Rosie Burbidge provides an excellent overview of different aspects of fashion law in a European context. ...
I recommend readers, and in particular those who are planning to work in or for the fashion industry, to go out and buy the book to get acquainted with and/or further educated on all aspects of fashion law.
I only wish this book was available when I was teaching at the London College of Fashion and Central St Martins (UAL)! This practical guide is essential reading for those working in the fashion business, including practitioners and lawyers with fashion clients, or in-house.
It will no doubt be a welcome resource to any student of law interested in moving into the fashion industry as well as fashion students. The structure and presentation of the book also makes it a valuable and easily accessible for fashion start-ups, early fashion businesses and students in fashion, design, or retail.
There's a ⭐️⭐️⭐️⭐️⭐️ review on Amazon from Elizabeth Robson Taylor of Richmond Green Chambers and Phillip Taylor MBE, Head of Chambers and Reviews Editor, “The Barrister”
PERTINENT LEGAL ADVICE FOR FASHION ENTREPRENEURS WITH GLOBAL DOMINATION IN MIND
From drawing designs on the kitchen table… to opening a shop… to launching a website… then opening more shops… then embarking on the processes of global expansion… anyone involved at any stage of the fashion business needs at least some understanding of the crucial legal issues.
If you happen to be a lawyer acting for clients within the fashion industry, this is the book to buy, or to recommend enthusiastically to said clients, especially if they are starting up, or branching out.
Author Rosie Burbidge makes the point in the chapter on incorporating your company that the ideal components of a fashion entrepreneur are creativity and business acumen; two attributes that are not necessarily found in the same person, although of course there are exceptions.
As a typical fashion house starts as a team effort, a certain tug-of-war between the creative and the practical may cause tensions, or possibly disputes down the line, especially as the author points out, ‘insufficient thought is put into the structure of the business at the outset, whether as sole trader, or partnership, or eventually a company.’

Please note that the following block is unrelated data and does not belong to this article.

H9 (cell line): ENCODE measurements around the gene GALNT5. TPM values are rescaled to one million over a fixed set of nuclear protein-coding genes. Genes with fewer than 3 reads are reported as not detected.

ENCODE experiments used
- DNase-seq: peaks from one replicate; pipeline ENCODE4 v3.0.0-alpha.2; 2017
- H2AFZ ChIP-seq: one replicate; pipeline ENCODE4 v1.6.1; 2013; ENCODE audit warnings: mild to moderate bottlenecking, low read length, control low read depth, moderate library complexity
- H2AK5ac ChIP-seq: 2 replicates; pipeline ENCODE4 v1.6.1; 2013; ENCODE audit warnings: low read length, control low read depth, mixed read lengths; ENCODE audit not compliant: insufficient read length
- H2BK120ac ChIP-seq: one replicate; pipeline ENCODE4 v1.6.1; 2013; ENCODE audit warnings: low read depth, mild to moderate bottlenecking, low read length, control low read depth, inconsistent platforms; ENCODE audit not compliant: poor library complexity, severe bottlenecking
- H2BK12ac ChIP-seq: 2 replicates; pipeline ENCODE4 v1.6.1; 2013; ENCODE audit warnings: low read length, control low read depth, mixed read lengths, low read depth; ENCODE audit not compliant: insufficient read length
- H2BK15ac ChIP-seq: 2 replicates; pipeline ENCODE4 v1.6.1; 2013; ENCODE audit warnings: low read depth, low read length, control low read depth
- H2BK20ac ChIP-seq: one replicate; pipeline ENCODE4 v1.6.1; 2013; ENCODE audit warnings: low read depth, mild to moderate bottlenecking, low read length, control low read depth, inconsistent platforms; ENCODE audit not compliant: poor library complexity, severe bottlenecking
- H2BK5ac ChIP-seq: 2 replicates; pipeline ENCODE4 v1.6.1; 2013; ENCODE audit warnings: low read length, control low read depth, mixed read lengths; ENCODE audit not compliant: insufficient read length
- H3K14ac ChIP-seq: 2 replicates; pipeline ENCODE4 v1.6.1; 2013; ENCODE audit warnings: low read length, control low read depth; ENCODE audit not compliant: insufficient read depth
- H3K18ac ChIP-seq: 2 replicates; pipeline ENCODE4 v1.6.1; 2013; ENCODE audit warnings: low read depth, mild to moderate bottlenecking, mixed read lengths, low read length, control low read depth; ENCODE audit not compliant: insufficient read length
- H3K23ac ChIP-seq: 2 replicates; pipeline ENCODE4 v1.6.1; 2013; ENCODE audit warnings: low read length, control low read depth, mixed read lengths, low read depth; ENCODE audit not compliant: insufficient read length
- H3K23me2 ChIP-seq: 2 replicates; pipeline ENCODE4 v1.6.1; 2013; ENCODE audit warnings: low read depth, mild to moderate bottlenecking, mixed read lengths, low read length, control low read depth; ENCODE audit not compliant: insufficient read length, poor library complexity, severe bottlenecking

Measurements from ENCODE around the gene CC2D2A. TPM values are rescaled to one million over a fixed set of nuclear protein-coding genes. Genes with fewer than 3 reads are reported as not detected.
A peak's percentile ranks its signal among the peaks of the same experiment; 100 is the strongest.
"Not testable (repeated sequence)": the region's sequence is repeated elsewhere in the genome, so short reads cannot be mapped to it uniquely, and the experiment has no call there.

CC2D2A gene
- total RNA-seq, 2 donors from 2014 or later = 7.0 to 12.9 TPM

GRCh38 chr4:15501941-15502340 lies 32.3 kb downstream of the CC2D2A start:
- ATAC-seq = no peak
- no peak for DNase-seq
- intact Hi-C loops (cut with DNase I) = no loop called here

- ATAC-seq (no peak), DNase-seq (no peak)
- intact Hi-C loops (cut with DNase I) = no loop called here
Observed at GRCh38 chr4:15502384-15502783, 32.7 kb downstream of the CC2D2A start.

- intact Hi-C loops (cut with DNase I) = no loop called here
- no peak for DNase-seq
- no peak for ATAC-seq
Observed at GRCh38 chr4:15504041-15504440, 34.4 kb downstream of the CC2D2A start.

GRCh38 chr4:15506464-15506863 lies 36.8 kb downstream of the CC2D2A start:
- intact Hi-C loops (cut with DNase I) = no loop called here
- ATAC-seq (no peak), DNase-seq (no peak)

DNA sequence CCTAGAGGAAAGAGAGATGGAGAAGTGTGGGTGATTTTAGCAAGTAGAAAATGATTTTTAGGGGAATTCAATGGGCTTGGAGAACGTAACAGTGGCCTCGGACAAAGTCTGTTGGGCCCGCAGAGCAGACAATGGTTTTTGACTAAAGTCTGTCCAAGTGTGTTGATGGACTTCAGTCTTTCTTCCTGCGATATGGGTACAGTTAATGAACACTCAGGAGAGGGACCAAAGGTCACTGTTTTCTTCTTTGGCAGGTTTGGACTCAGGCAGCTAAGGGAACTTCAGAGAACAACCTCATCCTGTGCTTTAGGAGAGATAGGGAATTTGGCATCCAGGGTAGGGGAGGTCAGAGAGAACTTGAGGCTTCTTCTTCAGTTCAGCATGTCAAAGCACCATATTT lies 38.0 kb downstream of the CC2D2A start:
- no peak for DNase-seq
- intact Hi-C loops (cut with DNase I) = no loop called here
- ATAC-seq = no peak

This is typical of the plain-speaking, hard-headed advice that Burbidge doles out to the reader, as page after page from beginning to end, the main legal issues that all fashion businesses need to be aware of, are plainly set out, together with what the author calls, ‘the best (and worst) approaches and examples from the legal front line.’
The most pertinent legal topics for the fashion industry include employment, data protection, and above all, intellectual property. These, as the author puts it, are woven into the modern fashion business. ‘I start with a fashion design student,’ she says, ‘and take them a journey to global domination.’
It should be added that the author is an intellectual property lawyer, the kind who can help you if someone pinches your creative ideas, passes them off as their own and profits from the results. IP therefore looms large as an issue in this book.
The author has also worked with a few contributors from across Europe, which gives the book its pan-European orientation.
Brexit or no Brexit, the world’s major fashion capitals are in Europe, namely Paris and Milan - the third being London. Oh - and there’s New York, but there are lots of books about legal issues in America’s fashion industry.
Burbidge’s book, however, is singularly important, in that legal texts about the European fashion industry are all too rare. Independent practitioners and in-house lawyers, as well as their clients, will doubtless regard this book as essential and well-nigh compulsory reading, although the author has warned in effect that while a legal text is helpful, it cannot replace proper legal advice.